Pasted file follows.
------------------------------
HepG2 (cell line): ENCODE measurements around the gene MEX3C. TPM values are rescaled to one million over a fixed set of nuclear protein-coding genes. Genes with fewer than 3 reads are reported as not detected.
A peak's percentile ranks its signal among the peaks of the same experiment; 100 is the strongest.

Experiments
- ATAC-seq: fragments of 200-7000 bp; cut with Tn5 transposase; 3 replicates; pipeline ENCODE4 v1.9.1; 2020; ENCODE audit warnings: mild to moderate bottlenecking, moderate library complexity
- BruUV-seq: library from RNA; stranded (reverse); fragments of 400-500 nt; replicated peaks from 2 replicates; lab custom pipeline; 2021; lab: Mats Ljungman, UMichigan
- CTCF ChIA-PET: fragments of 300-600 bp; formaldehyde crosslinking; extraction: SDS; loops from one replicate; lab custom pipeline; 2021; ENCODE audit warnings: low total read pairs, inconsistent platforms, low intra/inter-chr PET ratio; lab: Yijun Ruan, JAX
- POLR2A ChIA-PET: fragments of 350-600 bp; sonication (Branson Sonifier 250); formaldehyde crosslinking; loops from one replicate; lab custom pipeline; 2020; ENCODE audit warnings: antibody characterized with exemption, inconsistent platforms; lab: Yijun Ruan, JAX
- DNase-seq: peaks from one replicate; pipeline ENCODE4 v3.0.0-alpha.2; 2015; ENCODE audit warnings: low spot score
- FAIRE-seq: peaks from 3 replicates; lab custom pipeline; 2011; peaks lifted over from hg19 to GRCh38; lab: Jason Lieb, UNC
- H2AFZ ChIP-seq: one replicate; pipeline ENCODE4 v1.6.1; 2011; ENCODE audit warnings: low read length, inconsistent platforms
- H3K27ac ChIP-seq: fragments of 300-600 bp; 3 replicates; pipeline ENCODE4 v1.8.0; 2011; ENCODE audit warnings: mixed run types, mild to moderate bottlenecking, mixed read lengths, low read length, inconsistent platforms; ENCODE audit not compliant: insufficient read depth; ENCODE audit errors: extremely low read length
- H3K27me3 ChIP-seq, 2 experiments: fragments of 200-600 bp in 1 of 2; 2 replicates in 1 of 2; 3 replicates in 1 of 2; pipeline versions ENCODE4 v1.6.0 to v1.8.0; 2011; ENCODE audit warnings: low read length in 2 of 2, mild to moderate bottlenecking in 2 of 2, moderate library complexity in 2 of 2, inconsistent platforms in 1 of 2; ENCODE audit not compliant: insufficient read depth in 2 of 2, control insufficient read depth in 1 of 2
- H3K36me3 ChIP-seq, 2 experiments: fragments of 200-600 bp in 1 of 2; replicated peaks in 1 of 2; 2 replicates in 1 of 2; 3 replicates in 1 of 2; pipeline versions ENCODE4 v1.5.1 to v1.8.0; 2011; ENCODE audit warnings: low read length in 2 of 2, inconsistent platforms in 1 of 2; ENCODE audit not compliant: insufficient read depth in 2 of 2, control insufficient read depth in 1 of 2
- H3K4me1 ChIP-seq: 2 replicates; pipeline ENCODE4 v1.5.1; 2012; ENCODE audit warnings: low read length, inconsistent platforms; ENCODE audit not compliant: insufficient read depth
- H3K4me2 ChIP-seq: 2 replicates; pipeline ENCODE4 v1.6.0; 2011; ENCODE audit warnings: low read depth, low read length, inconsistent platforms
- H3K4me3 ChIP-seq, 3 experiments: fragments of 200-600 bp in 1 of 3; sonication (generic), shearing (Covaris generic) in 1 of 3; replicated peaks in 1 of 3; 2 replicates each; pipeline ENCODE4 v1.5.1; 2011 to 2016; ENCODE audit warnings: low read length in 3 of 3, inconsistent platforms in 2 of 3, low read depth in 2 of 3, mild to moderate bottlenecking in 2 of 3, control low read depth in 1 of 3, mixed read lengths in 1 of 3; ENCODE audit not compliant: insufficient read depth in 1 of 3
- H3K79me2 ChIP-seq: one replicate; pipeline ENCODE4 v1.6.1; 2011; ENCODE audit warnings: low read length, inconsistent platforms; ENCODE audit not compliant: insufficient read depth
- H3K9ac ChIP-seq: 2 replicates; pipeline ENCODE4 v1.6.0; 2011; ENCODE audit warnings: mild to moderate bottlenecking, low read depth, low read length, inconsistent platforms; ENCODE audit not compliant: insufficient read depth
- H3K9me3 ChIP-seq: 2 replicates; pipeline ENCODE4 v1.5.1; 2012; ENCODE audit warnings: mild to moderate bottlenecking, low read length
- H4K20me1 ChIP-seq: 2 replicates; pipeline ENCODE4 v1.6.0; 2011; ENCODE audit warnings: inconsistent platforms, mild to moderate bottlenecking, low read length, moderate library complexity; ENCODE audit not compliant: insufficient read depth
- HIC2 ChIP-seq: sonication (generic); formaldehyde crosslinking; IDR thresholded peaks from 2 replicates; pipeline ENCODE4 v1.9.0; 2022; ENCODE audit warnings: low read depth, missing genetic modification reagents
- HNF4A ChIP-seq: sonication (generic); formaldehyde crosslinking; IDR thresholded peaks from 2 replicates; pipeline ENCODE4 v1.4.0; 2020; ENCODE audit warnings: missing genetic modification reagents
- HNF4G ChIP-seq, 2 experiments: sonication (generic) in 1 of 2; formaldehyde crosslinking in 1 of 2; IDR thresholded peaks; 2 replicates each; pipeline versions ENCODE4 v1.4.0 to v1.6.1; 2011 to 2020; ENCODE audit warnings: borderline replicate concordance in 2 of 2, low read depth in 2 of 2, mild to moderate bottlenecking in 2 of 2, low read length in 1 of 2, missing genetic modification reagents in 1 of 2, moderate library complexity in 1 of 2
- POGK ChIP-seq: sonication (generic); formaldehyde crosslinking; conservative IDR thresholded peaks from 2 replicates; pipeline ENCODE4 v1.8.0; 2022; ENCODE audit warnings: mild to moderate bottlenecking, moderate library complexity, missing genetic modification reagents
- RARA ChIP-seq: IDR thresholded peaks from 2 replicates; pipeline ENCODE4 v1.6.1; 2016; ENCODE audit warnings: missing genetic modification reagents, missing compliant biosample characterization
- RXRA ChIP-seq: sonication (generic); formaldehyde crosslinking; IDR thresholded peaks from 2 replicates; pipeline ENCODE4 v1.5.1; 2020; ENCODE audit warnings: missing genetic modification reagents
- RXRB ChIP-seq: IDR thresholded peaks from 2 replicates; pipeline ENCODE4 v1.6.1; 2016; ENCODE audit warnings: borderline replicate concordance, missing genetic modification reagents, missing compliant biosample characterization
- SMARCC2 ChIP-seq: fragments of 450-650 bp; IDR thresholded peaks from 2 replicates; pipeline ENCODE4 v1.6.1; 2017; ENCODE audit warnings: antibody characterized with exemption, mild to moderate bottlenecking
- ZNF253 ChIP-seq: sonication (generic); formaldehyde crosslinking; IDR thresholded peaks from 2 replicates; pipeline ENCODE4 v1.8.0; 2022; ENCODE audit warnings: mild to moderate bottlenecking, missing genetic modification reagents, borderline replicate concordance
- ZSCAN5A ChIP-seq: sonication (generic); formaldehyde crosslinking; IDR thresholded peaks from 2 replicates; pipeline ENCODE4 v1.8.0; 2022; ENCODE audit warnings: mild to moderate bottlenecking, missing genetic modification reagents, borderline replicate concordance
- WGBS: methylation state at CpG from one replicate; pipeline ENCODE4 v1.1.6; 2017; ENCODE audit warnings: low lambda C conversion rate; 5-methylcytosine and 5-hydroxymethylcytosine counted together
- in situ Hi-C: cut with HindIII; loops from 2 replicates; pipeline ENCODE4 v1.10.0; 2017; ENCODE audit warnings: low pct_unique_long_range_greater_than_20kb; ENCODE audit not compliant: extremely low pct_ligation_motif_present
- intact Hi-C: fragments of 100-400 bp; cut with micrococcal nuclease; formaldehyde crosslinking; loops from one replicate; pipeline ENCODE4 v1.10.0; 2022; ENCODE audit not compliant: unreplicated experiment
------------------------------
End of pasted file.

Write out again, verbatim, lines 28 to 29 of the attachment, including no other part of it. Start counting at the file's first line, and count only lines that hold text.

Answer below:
- SMARCC2 ChIP-seq: fragments of 450-650 bp; IDR thresholded peaks from 2 replicates; pipeline ENCODE4 v1.6.1; 2017; ENCODE audit warnings: antibody characterized with exemption, mild to moderate bottlenecking
- ZNF253 ChIP-seq: sonication (generic); formaldehyde crosslinking; IDR thresholded peaks from 2 replicates; pipeline ENCODE4 v1.8.0; 2022; ENCODE audit warnings: mild to moderate bottlenecking, missing genetic modification reagents, borderline replicate concordance